In the previous step, it said the temp would get down to 170 -- that is the "high temperature" referred to in the quote.

1) Doesn't it have to boil to become sanitized?

2) what about all the advice about cooling the worst as fast as possible to avoid hazy beers?

Thanks!
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Old 11-08-2009, 08:50 PM   #15
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From the artice linked in the first post:



1) Doesn't it have to boil to become sanitized?

2) what about all the advice about cooling the worst as fast as possible to avoid hazy beers?

Thanks!
1. No. I mean, it's canned or bagged. It's already pretty darn clean. You could add it to boiling wort at the end of the boil and that is plenty hot to sanitize it. I think 30 seconds at 160 is fine for pasteurizing milk, so 10 minutes over 200 is probably overkill for the extract anyway.

2. Once it sits at that high temperature, then you can bring it down fast. You want to cool it fast, but usually it's at 80-140 degrees that is the danger zone for bacteria to grow. Also, the cold break happens as the wort cools rapidly from about 140 down to 70 or so.

When I've done this, I've added the extract with about 5 minutes left in the boil, so I just turned off the flame after the boil and considered it good. I never kept the temperature up after the boil, I started chilling right away.
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Old 11-08-2009, 09:17 PM   #16
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I usually throw my LME in late and have it in there just long enough to make sure it's completely mixed in and then go right to cooling. I design my recipes to go with that method. Works great with large partial mashes when you already have decent gravity wort boiling without the extract.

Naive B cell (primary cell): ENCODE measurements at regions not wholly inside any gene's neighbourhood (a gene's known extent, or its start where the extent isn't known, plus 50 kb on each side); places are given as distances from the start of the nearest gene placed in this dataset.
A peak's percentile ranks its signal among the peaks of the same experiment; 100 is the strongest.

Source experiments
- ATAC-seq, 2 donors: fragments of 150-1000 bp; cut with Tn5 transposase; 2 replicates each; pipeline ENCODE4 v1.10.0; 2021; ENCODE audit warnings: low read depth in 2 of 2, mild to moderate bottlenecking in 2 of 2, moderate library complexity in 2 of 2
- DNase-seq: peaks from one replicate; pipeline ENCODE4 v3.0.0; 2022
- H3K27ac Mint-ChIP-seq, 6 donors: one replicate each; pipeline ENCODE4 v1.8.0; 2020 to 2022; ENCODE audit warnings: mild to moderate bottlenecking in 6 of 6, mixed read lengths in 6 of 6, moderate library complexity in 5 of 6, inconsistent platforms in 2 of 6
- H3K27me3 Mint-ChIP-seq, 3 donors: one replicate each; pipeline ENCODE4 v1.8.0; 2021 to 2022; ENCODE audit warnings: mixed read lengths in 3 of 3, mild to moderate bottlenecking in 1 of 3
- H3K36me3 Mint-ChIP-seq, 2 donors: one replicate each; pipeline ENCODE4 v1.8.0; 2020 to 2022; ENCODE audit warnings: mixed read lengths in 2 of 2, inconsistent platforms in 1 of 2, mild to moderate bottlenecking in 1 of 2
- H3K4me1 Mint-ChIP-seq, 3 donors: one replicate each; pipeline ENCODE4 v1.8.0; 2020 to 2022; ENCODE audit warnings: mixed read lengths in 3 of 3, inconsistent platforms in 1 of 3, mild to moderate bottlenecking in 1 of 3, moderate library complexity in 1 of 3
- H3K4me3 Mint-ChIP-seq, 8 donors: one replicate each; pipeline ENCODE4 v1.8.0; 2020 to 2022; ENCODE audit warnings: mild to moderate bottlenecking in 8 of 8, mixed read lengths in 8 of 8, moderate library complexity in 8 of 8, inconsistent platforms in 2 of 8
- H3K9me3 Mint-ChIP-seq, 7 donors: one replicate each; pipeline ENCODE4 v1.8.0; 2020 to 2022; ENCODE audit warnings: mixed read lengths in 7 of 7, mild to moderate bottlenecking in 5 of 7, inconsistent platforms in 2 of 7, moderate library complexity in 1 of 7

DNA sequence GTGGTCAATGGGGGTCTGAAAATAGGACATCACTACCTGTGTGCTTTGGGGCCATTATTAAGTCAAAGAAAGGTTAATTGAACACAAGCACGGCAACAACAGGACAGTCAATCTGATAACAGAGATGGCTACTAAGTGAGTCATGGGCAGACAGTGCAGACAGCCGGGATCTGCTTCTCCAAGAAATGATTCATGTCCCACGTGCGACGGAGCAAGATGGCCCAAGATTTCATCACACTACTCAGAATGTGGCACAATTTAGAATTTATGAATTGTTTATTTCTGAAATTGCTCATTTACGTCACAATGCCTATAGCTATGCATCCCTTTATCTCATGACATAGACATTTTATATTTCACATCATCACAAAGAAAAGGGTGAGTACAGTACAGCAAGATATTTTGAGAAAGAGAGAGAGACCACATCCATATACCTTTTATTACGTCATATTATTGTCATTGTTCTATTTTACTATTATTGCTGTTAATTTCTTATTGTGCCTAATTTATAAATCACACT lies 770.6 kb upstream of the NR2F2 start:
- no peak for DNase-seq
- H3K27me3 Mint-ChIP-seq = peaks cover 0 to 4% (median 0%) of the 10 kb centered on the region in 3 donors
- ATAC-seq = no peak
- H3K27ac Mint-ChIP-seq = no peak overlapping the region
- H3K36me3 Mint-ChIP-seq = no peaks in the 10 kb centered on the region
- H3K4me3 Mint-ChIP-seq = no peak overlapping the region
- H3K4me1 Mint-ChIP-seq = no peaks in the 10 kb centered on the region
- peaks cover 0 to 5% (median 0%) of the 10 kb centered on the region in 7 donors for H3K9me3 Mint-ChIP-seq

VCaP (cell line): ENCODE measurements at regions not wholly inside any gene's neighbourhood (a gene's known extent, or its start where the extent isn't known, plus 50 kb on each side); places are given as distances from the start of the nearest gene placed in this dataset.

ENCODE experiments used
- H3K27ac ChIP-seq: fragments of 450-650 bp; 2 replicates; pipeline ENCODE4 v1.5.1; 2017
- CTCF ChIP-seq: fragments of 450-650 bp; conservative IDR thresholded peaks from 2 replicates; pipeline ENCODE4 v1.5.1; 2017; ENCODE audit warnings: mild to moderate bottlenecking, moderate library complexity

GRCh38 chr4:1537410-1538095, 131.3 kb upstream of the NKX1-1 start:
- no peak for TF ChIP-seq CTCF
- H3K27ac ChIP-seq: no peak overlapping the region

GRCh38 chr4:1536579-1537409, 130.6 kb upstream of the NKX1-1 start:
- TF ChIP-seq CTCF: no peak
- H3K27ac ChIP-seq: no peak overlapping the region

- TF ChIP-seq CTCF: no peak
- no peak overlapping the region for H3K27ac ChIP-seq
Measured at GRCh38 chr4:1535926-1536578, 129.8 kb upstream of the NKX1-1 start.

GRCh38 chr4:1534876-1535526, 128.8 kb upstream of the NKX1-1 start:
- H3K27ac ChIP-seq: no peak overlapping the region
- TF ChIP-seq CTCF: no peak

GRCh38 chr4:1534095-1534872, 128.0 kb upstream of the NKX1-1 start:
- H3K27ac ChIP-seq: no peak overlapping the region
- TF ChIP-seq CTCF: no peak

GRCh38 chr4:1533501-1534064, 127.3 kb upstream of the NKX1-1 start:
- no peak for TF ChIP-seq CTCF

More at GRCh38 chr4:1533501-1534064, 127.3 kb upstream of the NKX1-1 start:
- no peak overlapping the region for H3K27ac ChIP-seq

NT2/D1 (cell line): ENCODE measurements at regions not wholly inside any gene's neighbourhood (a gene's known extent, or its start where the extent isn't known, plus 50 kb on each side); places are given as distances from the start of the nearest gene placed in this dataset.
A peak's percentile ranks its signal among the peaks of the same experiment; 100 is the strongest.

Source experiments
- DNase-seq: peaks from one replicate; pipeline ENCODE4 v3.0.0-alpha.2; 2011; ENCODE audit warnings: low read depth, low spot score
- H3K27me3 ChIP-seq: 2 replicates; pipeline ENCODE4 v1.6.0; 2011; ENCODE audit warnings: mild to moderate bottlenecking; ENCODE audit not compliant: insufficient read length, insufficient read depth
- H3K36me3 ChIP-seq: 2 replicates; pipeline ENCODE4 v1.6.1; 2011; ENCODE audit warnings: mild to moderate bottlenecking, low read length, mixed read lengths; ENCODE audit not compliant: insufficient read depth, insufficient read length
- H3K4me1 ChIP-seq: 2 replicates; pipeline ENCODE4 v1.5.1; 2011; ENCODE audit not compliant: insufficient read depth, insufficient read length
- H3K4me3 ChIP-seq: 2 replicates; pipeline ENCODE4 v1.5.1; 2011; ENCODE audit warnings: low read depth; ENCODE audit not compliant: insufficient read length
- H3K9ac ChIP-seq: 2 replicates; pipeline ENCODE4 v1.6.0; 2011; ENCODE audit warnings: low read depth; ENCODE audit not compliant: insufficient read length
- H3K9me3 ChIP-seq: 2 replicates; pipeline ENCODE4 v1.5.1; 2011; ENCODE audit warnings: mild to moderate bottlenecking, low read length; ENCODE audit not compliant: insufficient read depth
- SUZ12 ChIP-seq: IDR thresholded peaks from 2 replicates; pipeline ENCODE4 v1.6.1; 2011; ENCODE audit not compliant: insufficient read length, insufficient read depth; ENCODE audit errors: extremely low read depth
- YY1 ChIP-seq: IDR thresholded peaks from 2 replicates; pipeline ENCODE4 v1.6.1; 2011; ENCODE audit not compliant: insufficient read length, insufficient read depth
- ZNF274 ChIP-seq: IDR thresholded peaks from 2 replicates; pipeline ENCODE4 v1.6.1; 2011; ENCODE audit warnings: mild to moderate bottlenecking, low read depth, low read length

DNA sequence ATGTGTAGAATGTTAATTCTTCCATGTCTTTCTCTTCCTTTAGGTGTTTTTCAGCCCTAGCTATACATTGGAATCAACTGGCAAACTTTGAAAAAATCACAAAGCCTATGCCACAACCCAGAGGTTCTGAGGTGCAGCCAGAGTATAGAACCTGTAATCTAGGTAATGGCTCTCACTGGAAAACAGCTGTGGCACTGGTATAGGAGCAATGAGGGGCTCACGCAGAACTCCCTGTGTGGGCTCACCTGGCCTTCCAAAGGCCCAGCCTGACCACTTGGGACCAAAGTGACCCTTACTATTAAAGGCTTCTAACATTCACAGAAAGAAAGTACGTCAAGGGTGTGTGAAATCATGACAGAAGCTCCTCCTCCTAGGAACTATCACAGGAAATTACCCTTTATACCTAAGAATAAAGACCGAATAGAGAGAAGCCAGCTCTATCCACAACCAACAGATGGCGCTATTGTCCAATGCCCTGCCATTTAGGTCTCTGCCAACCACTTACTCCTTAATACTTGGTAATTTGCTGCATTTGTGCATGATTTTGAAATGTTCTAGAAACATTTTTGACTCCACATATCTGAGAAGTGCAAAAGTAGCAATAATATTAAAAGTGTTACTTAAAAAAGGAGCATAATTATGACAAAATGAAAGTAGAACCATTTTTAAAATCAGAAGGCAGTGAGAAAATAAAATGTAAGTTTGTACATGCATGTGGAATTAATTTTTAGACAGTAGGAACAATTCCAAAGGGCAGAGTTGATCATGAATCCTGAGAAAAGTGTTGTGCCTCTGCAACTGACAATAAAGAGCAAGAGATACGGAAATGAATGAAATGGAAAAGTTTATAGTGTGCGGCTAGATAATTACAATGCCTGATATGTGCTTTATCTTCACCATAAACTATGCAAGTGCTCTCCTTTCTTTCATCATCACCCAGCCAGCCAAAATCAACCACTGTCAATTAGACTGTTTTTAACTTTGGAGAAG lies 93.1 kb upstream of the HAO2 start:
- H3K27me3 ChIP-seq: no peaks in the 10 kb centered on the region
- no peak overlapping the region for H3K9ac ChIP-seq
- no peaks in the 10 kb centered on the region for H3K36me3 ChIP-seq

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Old 11-08-2009, 10:00 PM   #17
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Thanks Yooper looks like you could save on the hop bill going this way. I have been doing full boils but it looks like its time to play.

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Old 11-12-2009, 11:26 PM   #18
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Are there any known issues with a late extract addition? Like for example, is there a problem with not achieving (and then removing the results of) a hot break?

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Old 11-12-2009, 11:31 PM   #19
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Are there any known issues with a late extract addition? Like for example, is there a problem with not achieving (and then removing the results of) a hot break?
I don't remove any of my break material anyway, hot or cold. I probably would if I was making a lager, but I haven't tried one yet.
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Old 11-12-2009, 11:36 PM   #20
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Theoretically, malt extract has already experienced a break. I'm not saying you can't achieve a hot/cold break in extract brewing to some extent, but it's likely to a much lesser degree than one would get when brewing all grain. Also, all of the DMS and other nasties have long since departed malt extract, further lessening the requirement for a lengthy boil.